Jones Act Debate Overview
This post concludes our long Jones Act blog series, recapping the major points of the debate we covered and putting them all in one easy reference point.
We began this series after President Biden reaffirmed his support for the Jones Act in one of the barrage of executive orders he signed during his initial days in office. In order to decide if you think the president is right in affirming this legislation, you have to know what it is abd what the debate over it is all about.
What Is the Jones Act?
The Jones Act is the commonly used name for the Merchant Marine Act of 1920. It requires ships delivering goods between U.S. ports be American made, owned, and manned.
Here is our post that gives more detail about what the Jones Act is and what it does:
One of the biggest points of argument regarding the Jones Act is it is needed for national security.
The Jones Act has many proponents within the military who say the legislation is essential for supporting a U.S. merchant marine that is needed to support the military in times of emergency and war with the ability to support troops or U.S. actions around the world. Opponents say even with the Jones Act’s protectionist attempts, the U.S. merchant marine is not large enough to serve this purpose and is not essential in national defense anyway.
Proponents also argue the Jones Act protects the waterways throughout the entire United States, including its territories, from potential bad foreign actors who might attempt an attack through them. Proponents believe it would be extremely expensive and possibly impossible to guard all such waterways without the Jones Act. Opponents argue foreign ships are already allowed to U.S. ports and allowing them to traverse from port to port within the U.S. would not represent a significant increase of security threat.
Here is our post covering the national security portion of the debate:
Protectionism Vs. Hindrance
The Jones Act is obviously protectionist legislation meant not merely for national security protection but to help the U.S. shipbuilding and maritime sectors. The topic of protectionist laws is something that gets debated in and of itself, but the effectiveness of the Jones Act in protecting U.S. shipbuilding and shipping is also hotly debated.
Proponents say the Jones Act is absolutely necessary to support U.S. jobs, the shipbuilding industry here, and U.S. shipping in general. Opponents say the legislation actually does the opposite of what it intends by hurting U.S. shipping. They say U.S. carriers shipping between U.S. ports have to spend more for ships, hurting competition and costing potential shipping jobs. All this, they say, while U.S. shipbuilding has done nothing but dwindle under the Jones Act.
Here’s our post on the protectionism vs. hindrance part of the debate:
Does the Jones Act hurt Hawaii? Opponents of the legislation say it absolutely does. They say it increases the cost of living in Hawaii and hurts the economy, especially when it comes to export goods that Hawaiian businesses sell to customers in the U.S. mainland. Proponents of the act say the increase cost of goods being credited to the Jones Act are overblown, sometimes even non-existent, and the Jones Act actually creates jobs in Hawaii. Both sides point to studies to support their views while refuting the claims of the other side.
Here’s our blog that gets into these complete opposite views about the Jones Act’s impact on Hawaii:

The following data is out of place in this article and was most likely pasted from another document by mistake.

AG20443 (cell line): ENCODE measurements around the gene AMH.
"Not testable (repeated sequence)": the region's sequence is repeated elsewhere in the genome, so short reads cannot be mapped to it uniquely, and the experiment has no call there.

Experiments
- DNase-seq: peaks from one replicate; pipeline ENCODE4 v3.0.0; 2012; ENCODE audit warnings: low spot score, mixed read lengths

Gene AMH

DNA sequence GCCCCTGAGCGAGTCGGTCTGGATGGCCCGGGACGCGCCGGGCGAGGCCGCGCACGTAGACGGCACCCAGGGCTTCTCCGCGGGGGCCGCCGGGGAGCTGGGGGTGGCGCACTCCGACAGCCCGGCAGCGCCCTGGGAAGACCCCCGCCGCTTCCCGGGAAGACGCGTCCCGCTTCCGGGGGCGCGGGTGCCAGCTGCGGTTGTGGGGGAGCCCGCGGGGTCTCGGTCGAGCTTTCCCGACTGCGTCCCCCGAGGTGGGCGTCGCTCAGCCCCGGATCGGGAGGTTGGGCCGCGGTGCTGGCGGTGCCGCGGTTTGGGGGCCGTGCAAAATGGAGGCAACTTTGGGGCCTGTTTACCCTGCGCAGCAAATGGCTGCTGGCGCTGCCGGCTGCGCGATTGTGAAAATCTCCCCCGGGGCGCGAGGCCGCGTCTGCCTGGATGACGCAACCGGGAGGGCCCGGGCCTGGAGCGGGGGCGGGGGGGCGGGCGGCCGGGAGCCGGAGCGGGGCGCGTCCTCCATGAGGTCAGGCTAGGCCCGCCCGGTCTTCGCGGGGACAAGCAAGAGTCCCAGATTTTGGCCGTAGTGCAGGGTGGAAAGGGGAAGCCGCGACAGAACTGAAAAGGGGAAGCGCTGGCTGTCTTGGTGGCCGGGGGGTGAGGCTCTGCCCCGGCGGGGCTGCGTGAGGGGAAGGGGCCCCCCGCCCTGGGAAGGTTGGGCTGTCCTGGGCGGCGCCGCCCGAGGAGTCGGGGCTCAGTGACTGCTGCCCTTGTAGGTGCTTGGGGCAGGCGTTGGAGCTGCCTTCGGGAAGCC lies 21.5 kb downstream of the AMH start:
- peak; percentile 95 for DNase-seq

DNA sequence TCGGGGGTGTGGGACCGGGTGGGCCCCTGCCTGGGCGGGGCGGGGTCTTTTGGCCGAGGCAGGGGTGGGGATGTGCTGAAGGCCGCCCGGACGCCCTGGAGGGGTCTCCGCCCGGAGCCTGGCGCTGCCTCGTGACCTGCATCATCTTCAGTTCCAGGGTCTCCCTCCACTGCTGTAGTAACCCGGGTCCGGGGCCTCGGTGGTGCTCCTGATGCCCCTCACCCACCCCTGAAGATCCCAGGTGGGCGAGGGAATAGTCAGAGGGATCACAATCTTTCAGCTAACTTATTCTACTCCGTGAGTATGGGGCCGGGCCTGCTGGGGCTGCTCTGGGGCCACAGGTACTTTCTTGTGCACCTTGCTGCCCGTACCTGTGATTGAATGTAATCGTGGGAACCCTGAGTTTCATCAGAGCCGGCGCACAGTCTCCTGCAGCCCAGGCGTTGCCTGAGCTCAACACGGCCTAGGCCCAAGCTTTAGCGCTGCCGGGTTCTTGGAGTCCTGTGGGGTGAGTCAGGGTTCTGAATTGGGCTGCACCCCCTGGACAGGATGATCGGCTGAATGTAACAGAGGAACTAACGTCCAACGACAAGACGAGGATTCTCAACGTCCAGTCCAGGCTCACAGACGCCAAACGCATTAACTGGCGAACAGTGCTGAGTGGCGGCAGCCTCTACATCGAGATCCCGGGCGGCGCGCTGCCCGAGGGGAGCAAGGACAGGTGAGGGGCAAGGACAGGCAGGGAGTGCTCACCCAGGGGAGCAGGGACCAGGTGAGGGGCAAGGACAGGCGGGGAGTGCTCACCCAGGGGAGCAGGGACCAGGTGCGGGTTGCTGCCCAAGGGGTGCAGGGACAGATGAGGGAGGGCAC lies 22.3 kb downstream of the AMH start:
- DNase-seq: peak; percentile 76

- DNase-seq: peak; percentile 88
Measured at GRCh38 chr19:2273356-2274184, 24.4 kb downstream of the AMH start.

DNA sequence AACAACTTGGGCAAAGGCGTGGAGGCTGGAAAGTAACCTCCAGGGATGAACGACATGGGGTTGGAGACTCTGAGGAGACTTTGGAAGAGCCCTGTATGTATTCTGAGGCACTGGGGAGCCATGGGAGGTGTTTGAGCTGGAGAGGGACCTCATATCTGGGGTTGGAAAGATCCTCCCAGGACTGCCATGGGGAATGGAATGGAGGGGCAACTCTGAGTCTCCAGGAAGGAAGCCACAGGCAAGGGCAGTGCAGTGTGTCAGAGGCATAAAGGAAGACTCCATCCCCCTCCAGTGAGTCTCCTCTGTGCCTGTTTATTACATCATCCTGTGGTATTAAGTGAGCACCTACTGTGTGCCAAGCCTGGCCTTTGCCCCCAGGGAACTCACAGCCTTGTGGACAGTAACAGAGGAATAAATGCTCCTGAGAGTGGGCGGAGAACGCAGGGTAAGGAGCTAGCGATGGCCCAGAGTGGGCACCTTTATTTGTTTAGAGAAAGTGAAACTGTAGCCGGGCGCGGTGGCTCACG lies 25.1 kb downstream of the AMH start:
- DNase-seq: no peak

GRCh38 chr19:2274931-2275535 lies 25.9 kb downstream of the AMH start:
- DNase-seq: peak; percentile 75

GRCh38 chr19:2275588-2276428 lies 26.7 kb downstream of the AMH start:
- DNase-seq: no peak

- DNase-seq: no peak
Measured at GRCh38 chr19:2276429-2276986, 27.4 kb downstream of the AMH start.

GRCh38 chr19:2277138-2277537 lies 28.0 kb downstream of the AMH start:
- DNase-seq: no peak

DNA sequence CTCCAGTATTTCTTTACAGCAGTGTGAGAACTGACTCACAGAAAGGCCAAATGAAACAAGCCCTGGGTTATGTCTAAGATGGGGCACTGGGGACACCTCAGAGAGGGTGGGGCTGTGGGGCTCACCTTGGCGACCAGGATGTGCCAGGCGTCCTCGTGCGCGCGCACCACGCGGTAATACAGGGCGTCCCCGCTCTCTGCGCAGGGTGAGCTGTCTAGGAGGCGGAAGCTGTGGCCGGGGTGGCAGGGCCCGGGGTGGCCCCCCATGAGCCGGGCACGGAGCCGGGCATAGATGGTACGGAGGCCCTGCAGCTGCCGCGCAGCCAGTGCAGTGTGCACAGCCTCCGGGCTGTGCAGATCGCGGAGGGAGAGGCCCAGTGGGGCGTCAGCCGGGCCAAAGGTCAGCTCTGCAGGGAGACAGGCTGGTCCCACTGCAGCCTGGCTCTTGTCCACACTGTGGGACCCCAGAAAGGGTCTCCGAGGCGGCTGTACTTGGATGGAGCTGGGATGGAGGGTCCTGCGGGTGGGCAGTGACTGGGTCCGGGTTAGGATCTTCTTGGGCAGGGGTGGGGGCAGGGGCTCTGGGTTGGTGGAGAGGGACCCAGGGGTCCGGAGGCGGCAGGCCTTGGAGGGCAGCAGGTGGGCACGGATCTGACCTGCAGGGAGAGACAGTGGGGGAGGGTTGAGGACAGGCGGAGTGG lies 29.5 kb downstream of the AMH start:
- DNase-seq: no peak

Here is some material from both sides as well.
You can check out an article from Grassroot Institute of Hawaii that directly refutes the study AMP put forward. The article challenges the study’s efficacy while pointing to a study from Grassroot Institute of Hawaii that contradicts the previous study’s findings. Click below to go to that article on Grassroot Institute of Hawaii’s site:
The argument is made that the Jones Act is particularly bad for any noncontiguous U.S. state or territory, which would, of course, include Puerto Rico. Similarly to Hawaii, it is argued the Jones Act increases the cost of shipping to Puerto Rico and, therefore, the cost of living in Puerto Rico. Not only is the Jones Act bad for the economy of Puerto Rico, opponents argue, but it is also bad for U.S. industries that sell goods to Puerto Rico. Proponents, as expected, tend to refute these claims. Again, both sides have studies they point to in order to support their stances.
Here’s our post that gets into the Puerto Rico portion of the debate:
Opponents of the Jones Act argue it hinders disaster relief when something like a hurricane strikes. This part of the debate especially flared up after Hurricane Maria hit Puerto Rico a few years ago. Proponents of the Jones Act argue that if there is any way the Jones Act would hinder recovery from some kind of disaster, it can be waived, as has happened several times in the past, removing any such hindrance. Opponents say that is not enough as such a waiver only happens for a limited time and then the Jones Act continues to do the damage of slowing recovery and making it more expensive. Proponents argue disasters, including Hurricane Maria, are being used as an excuse to get rid of the Jones Act at times when the legislation is not actually an issue for recovery at all.
Here is our post going into detail on the disaster relief part of the debate:
This series was meant to give our readers a good idea of what the Jones Act is and an understanding of what the major points of debate around it are. It was not meant to take a side but help you on your path to deciding whether you support keeping the hundred plus year old legislation or reforming or repealing it.
There’s still plenty more that could be said about the Jones Act, and we’ll probably revisit it in the future. We’re always happy to hear from you. If there are more issues relating to international shipping that you’d like us to cover the way we’ve covered the Jones Act debate, let us know.